Studio Gang. Henning Larsen. WorkAC. In San Francisco’s Mission Bay, a team of internationally renowned architects is reshaping a 28-acre stretch of the waterfront into a dense, mixed-use urban neighbourhood. Masterplanned by Pekins&Will and led by the MLB’s San Francisco Giants — whose stadium, Oracle Park, sits directly across Mission Creek Channel — the nascent Mission Rock district recently inaugurated the opening of its first major project, a striking residential tower by Rotterdam-based designers
Playfully dubbed The Canyon, the structure is immediately recognizable for its pixelated red-brown facade, which signals a pedestrian space that weaves through the heart of the site. Capped by a 23-storey tower at its western edge, the project comprises a five-storey podium structure with an elevated mid-block public walkway. Inspired by California’s natural rock formations, the ruggedly sculpted form evokes a geological setting — a sensibility shared by the firm’s
“With our design we introduce a feeling of topography to make the building very much connected to its location”, says MVRDV founding partner Nathalie de Vries. “Crucially, this approach also enabled us to contribute to a lively neighbourhood: with the public ravine as its focal point, The Canyon creates a landscape of activity where the public realm connects to the shops, offices, and homes to keep Mission Rock busy and alive.”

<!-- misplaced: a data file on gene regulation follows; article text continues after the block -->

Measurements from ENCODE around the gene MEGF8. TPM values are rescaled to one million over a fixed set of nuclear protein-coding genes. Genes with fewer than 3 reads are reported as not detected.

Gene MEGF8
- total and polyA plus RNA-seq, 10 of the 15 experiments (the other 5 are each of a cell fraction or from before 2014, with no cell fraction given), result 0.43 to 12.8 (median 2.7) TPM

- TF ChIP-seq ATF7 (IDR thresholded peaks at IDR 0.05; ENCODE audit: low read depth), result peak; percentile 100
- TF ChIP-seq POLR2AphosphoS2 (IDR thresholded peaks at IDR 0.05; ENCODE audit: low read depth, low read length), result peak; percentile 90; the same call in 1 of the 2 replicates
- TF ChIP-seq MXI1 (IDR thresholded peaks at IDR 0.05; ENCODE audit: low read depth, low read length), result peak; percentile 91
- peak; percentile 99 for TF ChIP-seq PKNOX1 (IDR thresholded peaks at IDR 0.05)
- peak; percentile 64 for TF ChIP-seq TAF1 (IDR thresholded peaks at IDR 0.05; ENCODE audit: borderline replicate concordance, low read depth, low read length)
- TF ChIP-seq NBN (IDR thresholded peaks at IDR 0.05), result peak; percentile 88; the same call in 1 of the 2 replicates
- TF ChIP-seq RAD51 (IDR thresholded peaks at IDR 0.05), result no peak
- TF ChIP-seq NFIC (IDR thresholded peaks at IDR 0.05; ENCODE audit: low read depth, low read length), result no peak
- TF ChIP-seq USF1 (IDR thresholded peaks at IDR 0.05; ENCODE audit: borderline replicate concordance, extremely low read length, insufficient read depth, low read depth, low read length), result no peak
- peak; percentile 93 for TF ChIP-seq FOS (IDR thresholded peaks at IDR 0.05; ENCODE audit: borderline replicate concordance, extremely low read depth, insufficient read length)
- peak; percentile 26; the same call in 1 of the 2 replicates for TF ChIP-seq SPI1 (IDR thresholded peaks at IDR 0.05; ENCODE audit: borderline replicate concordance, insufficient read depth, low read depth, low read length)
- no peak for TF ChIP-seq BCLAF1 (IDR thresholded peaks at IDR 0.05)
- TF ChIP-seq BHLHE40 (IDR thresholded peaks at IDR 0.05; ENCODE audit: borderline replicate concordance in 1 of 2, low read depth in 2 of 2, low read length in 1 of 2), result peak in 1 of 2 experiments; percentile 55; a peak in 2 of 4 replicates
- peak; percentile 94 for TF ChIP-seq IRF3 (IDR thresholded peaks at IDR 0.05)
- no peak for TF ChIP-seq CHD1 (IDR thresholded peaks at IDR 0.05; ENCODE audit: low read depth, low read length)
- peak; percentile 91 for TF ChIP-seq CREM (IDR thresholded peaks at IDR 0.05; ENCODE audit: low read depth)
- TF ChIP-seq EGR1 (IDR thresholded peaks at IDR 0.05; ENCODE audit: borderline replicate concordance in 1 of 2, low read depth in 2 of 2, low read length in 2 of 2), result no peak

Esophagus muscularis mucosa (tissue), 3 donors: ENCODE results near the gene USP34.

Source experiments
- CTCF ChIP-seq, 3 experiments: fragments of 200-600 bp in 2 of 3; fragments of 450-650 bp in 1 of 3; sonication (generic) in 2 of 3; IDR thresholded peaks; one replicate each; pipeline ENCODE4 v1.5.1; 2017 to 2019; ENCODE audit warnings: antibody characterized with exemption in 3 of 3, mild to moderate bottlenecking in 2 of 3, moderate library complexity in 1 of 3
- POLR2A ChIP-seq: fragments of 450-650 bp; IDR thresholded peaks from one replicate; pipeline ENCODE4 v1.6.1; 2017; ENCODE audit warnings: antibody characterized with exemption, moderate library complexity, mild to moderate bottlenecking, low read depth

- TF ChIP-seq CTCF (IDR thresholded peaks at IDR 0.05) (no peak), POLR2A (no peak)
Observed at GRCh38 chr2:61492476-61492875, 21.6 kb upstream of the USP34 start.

Alongside street-level retail and two floors (and 5,400 square meters) of office space, the 34,900-square-metre development features 283 homes, including 102 apartments rented at below market rates. Intended for middle-income families, the rental suites were assigned via a lottery, and welcomed their first residents in June. As de Vries puts it, “It’s a neighbourhood that will be accessible to the city’s nurses, teachers… and other essential workers that keep the city running.”
The site’s close proximity to San Francisco Bay also allowed for a water exchange system, which channels bay water to both heat and cool the building. Thanks to a cohesive masterplan, the low-carbon mechanism — which is housed within the canyon — will extend to neighbouring properties. Additional integrated critical infrastructure is also shared between the area’s properties, with an adjacent development (designed by WorkAC) set to house a recycling plant that will process black water from the neighbourhood for reuse.
For MVRDV, The Canyon is an inaugural west coast project. Coming on the heels of New York City’s